What is Structured Finance?

Carly Lerman
Nov 8 · 2 min read

Within an Investment Bank there are multiple product groups. One of these includes the Structured Finance group (“Structured Products”). When it comes to these SF Groups, though, what exactly they do is different depending on the bank. In general, these groups help companies raise capital by creating complex and specialized securities and then help in selling them to investors. SF Groups typically work with auto loan, credit card and student loan companies due to the fact that they have stable cash flows. Clients may use these structured notes to refinance high yield debt obligations or help pay off this debt once it has reached maturity.

Structured Products

Structured products are instruments created to meet specific needs of an investor with a custom asset combination. Typically, these include the use of derivatives and are called structured due to the fact that the securities included in these financial transactions are backed by collateral. The most common structured financial instruments include asset-backed securities and mortgage backed securities. Asset backed securities is a security whose values are derived from a bunch of underlying assets and mortgage backed securities are a type of asset backed security which is secured by a single or collection of mortgages.

Depending on the investor and the risk tolerance that they have, structured products can vary drastically. A structured investment often starts out with a regular security such as a bond but instead replaces usual payment, with non traditional payoffs. These payoffs are normally not from the issuer’s cash flow but from the performance of one or more underlying asset.

Positives of Structured Finance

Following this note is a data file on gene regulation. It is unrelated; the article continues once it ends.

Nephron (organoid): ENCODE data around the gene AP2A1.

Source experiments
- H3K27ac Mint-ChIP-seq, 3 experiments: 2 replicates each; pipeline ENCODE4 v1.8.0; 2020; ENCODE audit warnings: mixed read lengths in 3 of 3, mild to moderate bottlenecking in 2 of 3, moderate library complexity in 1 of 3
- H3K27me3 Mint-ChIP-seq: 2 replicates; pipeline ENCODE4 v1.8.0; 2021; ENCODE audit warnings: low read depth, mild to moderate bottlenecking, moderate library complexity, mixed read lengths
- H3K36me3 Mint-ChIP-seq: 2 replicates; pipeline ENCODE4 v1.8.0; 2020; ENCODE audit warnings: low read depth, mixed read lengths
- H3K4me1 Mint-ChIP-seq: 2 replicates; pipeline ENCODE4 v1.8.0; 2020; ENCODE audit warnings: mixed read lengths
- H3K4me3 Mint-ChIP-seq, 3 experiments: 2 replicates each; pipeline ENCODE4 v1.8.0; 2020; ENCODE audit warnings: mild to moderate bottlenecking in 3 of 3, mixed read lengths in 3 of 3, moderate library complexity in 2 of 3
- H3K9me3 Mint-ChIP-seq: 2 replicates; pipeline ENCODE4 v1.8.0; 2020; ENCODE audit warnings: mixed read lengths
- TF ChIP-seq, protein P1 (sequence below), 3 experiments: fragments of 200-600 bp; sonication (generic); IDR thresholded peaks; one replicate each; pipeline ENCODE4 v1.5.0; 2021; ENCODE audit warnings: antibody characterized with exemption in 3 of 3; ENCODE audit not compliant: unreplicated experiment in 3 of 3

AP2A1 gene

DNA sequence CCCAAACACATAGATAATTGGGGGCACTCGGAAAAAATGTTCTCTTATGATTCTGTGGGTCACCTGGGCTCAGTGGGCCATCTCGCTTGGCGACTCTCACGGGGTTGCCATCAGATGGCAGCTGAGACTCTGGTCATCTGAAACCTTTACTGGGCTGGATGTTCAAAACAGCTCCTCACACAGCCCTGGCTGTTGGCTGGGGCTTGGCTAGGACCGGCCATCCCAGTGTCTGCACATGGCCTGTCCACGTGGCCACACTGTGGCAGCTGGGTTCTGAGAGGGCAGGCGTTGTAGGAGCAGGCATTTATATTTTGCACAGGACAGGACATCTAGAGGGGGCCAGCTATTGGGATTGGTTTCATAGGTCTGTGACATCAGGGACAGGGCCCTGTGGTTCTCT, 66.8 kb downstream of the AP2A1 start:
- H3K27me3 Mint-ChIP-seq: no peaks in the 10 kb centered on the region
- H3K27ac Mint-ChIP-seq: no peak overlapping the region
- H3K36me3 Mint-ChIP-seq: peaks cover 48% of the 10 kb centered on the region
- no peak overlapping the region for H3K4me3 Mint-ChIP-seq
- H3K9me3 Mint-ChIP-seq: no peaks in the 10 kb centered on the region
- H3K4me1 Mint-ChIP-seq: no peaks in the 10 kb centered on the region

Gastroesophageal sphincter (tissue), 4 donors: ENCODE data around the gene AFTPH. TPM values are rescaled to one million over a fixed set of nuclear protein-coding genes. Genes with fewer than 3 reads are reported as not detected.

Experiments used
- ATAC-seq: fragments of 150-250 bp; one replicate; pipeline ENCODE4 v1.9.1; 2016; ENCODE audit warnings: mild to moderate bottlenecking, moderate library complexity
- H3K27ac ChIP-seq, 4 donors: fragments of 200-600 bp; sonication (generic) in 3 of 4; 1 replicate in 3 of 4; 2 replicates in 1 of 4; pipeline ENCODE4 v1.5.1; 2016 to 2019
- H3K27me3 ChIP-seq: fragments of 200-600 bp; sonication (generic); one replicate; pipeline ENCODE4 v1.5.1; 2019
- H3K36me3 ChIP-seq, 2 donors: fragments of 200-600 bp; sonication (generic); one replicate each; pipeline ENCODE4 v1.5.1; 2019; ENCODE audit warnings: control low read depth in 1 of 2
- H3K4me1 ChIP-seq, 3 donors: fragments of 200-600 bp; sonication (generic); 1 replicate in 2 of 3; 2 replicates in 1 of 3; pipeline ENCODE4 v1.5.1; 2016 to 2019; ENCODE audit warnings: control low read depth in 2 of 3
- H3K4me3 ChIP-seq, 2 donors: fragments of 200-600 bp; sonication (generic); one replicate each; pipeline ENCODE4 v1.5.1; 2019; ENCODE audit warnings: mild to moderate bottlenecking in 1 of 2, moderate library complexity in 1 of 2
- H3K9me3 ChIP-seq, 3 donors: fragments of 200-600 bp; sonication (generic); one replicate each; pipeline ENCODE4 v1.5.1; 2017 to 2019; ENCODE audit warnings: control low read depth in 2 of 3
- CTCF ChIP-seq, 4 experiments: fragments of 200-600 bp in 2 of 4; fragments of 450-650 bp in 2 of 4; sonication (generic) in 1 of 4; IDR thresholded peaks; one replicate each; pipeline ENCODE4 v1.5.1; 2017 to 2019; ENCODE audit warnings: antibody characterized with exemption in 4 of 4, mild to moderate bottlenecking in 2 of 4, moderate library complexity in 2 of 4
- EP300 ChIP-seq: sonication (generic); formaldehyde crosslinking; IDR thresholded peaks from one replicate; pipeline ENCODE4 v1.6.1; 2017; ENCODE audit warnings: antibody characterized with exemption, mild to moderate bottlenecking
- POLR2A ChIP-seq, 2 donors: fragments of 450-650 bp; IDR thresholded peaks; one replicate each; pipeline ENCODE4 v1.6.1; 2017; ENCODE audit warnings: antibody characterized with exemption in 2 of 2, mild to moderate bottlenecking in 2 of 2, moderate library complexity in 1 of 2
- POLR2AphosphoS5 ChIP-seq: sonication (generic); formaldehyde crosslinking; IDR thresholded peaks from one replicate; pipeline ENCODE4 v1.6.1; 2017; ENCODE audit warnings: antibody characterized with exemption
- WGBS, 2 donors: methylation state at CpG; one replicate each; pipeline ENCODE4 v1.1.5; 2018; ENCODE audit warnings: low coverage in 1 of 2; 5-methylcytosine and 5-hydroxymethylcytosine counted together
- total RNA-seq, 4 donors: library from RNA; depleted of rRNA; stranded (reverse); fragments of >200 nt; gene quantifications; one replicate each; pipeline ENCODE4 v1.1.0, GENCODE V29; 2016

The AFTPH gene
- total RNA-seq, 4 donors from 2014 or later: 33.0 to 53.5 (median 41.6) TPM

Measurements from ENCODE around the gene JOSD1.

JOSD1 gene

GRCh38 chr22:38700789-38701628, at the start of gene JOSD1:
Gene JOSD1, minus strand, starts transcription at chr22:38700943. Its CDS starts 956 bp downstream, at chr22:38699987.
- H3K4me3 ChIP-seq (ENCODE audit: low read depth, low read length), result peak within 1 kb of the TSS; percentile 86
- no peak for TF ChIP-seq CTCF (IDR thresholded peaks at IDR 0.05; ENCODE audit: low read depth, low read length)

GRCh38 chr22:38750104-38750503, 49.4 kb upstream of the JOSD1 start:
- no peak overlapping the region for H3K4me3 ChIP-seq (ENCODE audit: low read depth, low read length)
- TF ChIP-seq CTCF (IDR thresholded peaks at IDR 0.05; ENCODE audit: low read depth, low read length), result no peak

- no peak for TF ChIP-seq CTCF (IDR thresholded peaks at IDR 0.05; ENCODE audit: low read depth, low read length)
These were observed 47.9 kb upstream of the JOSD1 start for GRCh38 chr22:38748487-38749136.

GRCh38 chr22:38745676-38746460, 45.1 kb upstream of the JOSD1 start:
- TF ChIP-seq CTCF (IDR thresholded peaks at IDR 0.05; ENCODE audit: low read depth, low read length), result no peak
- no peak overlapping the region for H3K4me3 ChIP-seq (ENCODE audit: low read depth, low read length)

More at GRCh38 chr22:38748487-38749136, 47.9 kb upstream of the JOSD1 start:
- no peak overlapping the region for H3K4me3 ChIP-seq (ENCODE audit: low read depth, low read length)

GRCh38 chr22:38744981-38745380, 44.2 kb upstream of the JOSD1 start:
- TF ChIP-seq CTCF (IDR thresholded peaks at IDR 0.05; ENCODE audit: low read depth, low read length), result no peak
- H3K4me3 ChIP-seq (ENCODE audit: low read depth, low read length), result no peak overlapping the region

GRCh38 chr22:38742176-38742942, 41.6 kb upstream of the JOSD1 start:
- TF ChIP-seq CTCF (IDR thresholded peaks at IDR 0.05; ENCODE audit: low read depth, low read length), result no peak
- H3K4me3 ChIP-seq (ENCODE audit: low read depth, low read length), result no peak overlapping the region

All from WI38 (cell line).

One of the main positives of structured products for investors is the ability to customize a variety of assumptions into one instrument. Within structured products there is also something called a “lookback product” that is considered a major positive for investors. In this, the value of the underlying asset is not dependent on its final value at expiration but on an average of values taken over time. In Structured Finance, you can also use “credit enhancement” and “bankruptcy remoteness” to help bridge gaps in company’s corporate ratings. Because of this, investors are more likely to invest and therefore entail a lower interest rate that overall decreases the issuer’s cost of debt.

Negatives of Structured Finance

Structured Finance sometimes has a negative connotation due to the fact that there is a large credit risk. This credit risk comes along with the fact that there is a high lack of liquidity and the cost is not always clear.

Banking at Michigan

A new kind of investment banking club aimed at dymystifying the investment banking recruitment process.

Carly Lerman

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Banking at Michigan

A new kind of investment banking club aimed at dymystifying the investment banking recruitment process.

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